Friday, February 13, 2009

:anime: HardDoor's Winter Anime Preview - '08-'09 Edition

<--To Autumn 2008 Anime Preview

To Spring 2009 Anime Preview-->

Even in the midst of winter there are a number of notable anime that are making their debuts (considering how late this is coming, most probably already have). While this season may not be loaded with as many potential hits like last season, it doesn't mean that there is a dearth of good shows to look out for. Each season seems to have its own inherent theme or trend, and this winter's seems to be one of "relations", be they sequels, continuing seasons of certain shows, or retellings of them. Around ten of the works listed here are related to previous ones, though there are also a few fresh titles--one a novel approach to robots, another being a landmark approach to how anime is viewed across coasts at the same time. Like always, this isn't an exhaustive of every work out there, just the ones I found interesting or of note. This season's main group is quite smaller than previous times, though that is mostly due to me never seeing some of the returning shows beforehand and simply because I found interest in just this handful. Pardon for this coming so late, due to various circumstances, but let's get to watching nonetheless, shall we?

*Information courtesy of MOON PHASE and Anime News Network, as well as various other sources.

Afro Samurai: Resurrection

Debut: January 25, 2009
Format: Film (TV)
Director: Fuminori Kizaki
Character Design: Hiroya Iijima
Score: The RZA
Studio: GONZO
Additional Links: ANN Entry

In this movie follow-up to the hit 2007 series, Afro is forced away from his self-imposed exile once his father's remains and No. 1 headband are stolen by a figure from his past...

Even as a big fan of the original series, I really didn't like the film that much. The plot was uneven and poorly constructed and bloated a simple premise with unnecessary elements and pieces. The effort was there, but it was channeled the wrong way and tried to do more with the story than what was needed (or capable of, considering how the story was set and told). That, a bad (and cliched) final act, an endlessly babbling villainess and Ninja Ninja, and a truckload of other problems made it an unenjoyable watch. If it told its tale in simple manner like Afro Samurai did (and was presented in an episode format), it would have been better. Too bad, as the story itself had a good deal of potential.


Debut: December 12, 2008
Format: TV (12 episodes)
Director: Yuji Himaki
Character Design: Ryo Tanaka
Score: Nijine
Studio: Brains Base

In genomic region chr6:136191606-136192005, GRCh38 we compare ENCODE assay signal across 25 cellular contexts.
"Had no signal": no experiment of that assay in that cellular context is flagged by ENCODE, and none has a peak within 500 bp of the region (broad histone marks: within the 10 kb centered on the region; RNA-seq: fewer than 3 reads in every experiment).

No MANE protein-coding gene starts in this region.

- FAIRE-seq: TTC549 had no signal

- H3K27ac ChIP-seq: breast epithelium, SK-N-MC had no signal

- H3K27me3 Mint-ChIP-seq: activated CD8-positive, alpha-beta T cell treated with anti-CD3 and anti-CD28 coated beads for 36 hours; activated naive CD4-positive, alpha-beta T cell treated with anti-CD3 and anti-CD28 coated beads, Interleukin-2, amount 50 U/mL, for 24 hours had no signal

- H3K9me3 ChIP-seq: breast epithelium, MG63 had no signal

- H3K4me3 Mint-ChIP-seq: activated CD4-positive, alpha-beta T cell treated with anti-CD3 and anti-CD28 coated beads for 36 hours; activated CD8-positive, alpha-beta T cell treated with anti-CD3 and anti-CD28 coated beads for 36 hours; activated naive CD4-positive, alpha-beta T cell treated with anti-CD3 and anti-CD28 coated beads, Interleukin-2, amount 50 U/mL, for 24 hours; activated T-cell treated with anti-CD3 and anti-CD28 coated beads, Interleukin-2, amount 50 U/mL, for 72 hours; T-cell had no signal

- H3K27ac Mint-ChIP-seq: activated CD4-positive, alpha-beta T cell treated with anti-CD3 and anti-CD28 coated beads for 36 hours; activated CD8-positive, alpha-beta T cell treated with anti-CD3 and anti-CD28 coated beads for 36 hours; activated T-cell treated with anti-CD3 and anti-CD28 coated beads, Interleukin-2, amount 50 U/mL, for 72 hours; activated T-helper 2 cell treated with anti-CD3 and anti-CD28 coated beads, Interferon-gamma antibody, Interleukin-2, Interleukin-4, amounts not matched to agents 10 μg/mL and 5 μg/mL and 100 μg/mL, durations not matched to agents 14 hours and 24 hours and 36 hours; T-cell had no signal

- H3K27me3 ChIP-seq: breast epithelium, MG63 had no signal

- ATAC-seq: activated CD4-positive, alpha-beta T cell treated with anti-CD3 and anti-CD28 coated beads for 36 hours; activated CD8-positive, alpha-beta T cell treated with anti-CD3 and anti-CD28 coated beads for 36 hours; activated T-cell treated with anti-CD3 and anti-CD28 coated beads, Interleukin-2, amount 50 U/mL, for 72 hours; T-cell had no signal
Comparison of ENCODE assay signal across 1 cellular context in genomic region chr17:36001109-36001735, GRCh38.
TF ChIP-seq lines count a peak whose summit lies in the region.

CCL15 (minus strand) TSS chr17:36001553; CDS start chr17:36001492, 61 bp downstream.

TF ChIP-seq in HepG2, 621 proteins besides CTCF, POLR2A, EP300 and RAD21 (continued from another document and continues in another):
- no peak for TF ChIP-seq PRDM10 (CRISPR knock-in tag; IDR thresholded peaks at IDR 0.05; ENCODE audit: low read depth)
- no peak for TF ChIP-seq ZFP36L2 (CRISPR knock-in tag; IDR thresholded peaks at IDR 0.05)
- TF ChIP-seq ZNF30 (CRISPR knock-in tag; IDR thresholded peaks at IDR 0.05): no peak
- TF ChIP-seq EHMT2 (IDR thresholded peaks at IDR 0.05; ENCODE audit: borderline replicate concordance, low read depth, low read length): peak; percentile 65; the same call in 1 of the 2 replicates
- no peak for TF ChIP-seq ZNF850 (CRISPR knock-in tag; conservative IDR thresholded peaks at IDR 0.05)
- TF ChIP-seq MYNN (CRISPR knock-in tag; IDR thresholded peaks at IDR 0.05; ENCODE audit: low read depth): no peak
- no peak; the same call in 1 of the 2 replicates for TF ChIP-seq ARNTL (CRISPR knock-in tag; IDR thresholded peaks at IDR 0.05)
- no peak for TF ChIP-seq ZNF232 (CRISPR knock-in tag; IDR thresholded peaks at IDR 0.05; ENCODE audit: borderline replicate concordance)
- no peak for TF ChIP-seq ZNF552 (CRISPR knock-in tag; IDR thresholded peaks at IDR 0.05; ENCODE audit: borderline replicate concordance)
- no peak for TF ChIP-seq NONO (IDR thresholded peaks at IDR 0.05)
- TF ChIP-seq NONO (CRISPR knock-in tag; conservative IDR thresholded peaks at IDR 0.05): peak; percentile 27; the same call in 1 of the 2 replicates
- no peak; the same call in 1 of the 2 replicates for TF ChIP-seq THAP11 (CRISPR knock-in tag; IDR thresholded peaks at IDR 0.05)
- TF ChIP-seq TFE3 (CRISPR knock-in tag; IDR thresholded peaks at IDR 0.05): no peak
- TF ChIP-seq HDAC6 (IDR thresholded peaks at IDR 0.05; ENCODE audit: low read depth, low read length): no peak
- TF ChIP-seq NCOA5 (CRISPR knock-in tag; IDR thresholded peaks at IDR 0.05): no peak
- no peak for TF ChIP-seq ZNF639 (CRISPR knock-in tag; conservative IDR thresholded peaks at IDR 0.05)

Additional Links: ANN Entry

A love-lorn teen boy suddenly finds himself with a girl, who was transformed from the soft drink can he took a sip from. In reality, it is all part of a secret government experiment, and she's not the only flavor on the market...

It just screams "marketing pitch", but the concept sounds both hilariously bad and hilariously creative (from a harem standpoint). The inherent personality traits/cliches would be amusing at least to see associated with a soda beverage flavor, not to mention that the "indirect kiss" belief would be thrown out of the window in this case...

Genji Monogatari Sennenki [The Tale of Genji: A Millenium-Old Journal]

Debut: January 15, 2009
Format: TV (11 episodes)
Director: Osamu Dezaki
Character Design: Akio Sugino
Score: Seiji Suzuki
Studios: Tezuka Productions, Tokyo Movie
Additional Links: ANN Entry, ANN Article

Based upon what has been historically claimed as the first novel ever written, Genji Monogatari Sennenki (The Tale of Genji: A Millenium-Old Journal) celebrates the story's one thousandth-year anniversary, which chronicles the life and relationships of the titular prince.

Usually when Dezaki and Sugino join forces, good things tend to come of it. Genji, based on the promo and source material, just might make for a very good, interesting, and romantic time. It's also notably special given its anniversary, so its handing should be in assured in the hands of industry veterans.

Kemono no Sou-ja Erin (The Beast Player Erin)

Debut: January 10, 2009
Format: TV (50 episodes)
Director: Takayuki Hamana
Character Design: Takayuki Goto
Score: Masayuki Sakamoto
Studios: Production I.G, Transarts
Additional Links: ANN Entry

Based on a novel by Moribito: Guardian of the Spirt author Nahoko Uehashi, the story revolves around a girl blessed with the ability to command powerful beasts who finds herself at the center of attention between two warring kingdoms.

The premise sounds very promising and the visuals look nice (it is co-animated by Production I.G, after all) and given that it is an NHK production (as were standouts Nadia: Secret of Blue Water and Dennou Coil), the presence of high-caliber storytelling should hopefully be there, as well.

Kurokami The Animation [Black God The Animation]

Debut: January 8, 2009